For playwright Stacey Bean, inspiration often comes from campy film noir, “The Carol Burnett Show,” the movies of Mel Brooks and the performances of his friend, actor Brooks Braselmann.

Bean will offer a little of each, including a return appearance by his muse, Braselman, in “Reflection of Evil: Die Twin Sister Die,” his world premiere play opening July 10 at Fort Lauderdale’s Empire Stage.

“We’ve been very good friends. I love to write for him, he’s a brilliant comedic actor. Any writer who writes comedy would kill to find somebody like Brooks to write for,” explained Bean, who met Brooks in New York City in 1994 while working on a production of his plays.

Bean has always been a fan of comedic spoofs and for “Reflection of Evil,” he turned to the Bette Davis/Glenn Ford movie, “A Stolen Life.” The film, he recalled, was one of an old Hollywood genre of “evil twin” movies featuring the same actor as both characters.

While watching the film on Netflix may give audiences a reference that may help them enjoy his play, Bean insists with a noticeable Southern drawl, “It’s only an option.”

He added, “The play is a lot of fun. If I can read it a hundred times and it still makes me laugh, I know it’s gonna work. Real actors make it even funnier.”

Empire Stage landed the opportunity to premiere the work thanks to the endorsement of Braselman, who has appeared in several commercially successful spoofs there, including “Mommie Queerest,” “The Facts of Life: The Lost Episode” and “Silver Balls.”

Ultimately, Bean still has his sights set on Hollywood, calling himself a journeyman writer. He is currently working on the script for a television movie that is promising.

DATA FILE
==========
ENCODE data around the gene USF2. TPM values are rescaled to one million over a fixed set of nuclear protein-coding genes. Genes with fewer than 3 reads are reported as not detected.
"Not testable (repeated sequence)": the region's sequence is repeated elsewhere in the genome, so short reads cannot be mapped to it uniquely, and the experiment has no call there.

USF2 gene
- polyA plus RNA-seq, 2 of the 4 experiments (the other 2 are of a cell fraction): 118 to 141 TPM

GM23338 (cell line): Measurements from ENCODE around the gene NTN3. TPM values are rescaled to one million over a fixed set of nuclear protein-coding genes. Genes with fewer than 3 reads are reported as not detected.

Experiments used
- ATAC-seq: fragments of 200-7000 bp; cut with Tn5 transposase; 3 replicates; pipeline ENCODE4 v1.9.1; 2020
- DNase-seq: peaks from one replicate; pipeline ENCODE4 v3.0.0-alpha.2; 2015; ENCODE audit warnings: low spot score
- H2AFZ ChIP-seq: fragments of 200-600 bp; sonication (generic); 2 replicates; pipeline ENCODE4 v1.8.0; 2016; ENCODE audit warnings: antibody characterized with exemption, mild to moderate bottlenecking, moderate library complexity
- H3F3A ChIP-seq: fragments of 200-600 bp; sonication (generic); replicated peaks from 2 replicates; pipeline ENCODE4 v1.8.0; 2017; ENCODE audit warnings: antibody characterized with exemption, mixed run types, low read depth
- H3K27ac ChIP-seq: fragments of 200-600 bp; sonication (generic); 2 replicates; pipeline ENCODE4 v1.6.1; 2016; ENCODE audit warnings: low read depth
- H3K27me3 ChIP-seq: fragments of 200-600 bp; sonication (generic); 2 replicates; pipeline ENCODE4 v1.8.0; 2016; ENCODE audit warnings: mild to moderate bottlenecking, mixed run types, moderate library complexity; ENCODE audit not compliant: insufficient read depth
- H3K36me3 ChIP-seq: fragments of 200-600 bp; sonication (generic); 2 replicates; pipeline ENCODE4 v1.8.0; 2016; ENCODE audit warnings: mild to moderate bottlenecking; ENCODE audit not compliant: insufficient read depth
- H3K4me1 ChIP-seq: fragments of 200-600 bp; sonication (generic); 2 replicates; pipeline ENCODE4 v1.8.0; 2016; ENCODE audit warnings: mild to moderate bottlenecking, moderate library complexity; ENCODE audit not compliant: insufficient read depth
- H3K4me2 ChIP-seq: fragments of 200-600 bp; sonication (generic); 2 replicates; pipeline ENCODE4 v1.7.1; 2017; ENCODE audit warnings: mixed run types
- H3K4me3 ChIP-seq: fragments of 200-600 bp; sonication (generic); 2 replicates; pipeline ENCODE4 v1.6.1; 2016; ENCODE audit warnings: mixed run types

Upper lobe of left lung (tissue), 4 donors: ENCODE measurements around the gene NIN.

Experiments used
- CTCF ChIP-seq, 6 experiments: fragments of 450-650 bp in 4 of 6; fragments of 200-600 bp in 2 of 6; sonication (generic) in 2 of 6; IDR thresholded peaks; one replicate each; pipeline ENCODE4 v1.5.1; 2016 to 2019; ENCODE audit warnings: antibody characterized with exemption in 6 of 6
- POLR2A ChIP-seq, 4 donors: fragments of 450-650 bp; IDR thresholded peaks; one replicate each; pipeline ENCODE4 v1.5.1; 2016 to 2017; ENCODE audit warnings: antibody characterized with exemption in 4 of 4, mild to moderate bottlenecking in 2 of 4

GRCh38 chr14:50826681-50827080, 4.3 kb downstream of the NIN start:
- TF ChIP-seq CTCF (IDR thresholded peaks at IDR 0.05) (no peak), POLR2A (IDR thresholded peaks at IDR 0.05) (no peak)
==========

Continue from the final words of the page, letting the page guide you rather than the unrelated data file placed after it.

“Hollywood is a catch 22. As a writer, you can’t have your work read until you have an agent, but you can’t get an agent if you haven’t had work produced,” Bean said. And even then, he says it helps to know somebody.

He added, “The entertainment industry is a long slog for most people. You have to be patient and persistent.”

It’s definitely been a long journey for Bean, 54, who got his start writing at the age of five in rural Arkansas before spending 25 years in New York, Los Angeles and Washington, D.C. He returned to Hot Springs a few years ago to tend to a family business while pursuing his writing.

“All of us are born with certain instincts. As soon as I could get a pencil in my hand, I started to write stories,” he said. Being gay hasn’t hurt, either, especially when it comes to his brand of camp humor.

“Of course, the stereotype is that gay people have a stronger sense of camp, although I’ve met a lot of straight people who appreciate that zany humor,” Bean said reluctantly, uncomfortable about perpetuating stereotypes. “Mel Brooks, now he understands camp.”

Bean cited an early play about two families living in a trailer park that perplexed audiences in Texas at its debut.

With the reassurances of Braselman and Empire Stage artistic director David Gordon—as well as strong advance ticket sales—Bean doesn’t have any concerns about the audiences in South Florida “getting it.”

“Reflection of Evil: Die Sister Twin Die,” written and directed by Stacey Bean, will be performed at Empire Stage, 1140 N. Flagler Drive in Fort Lauderdale, July 10 – Aug. 2. Tickets are $30 at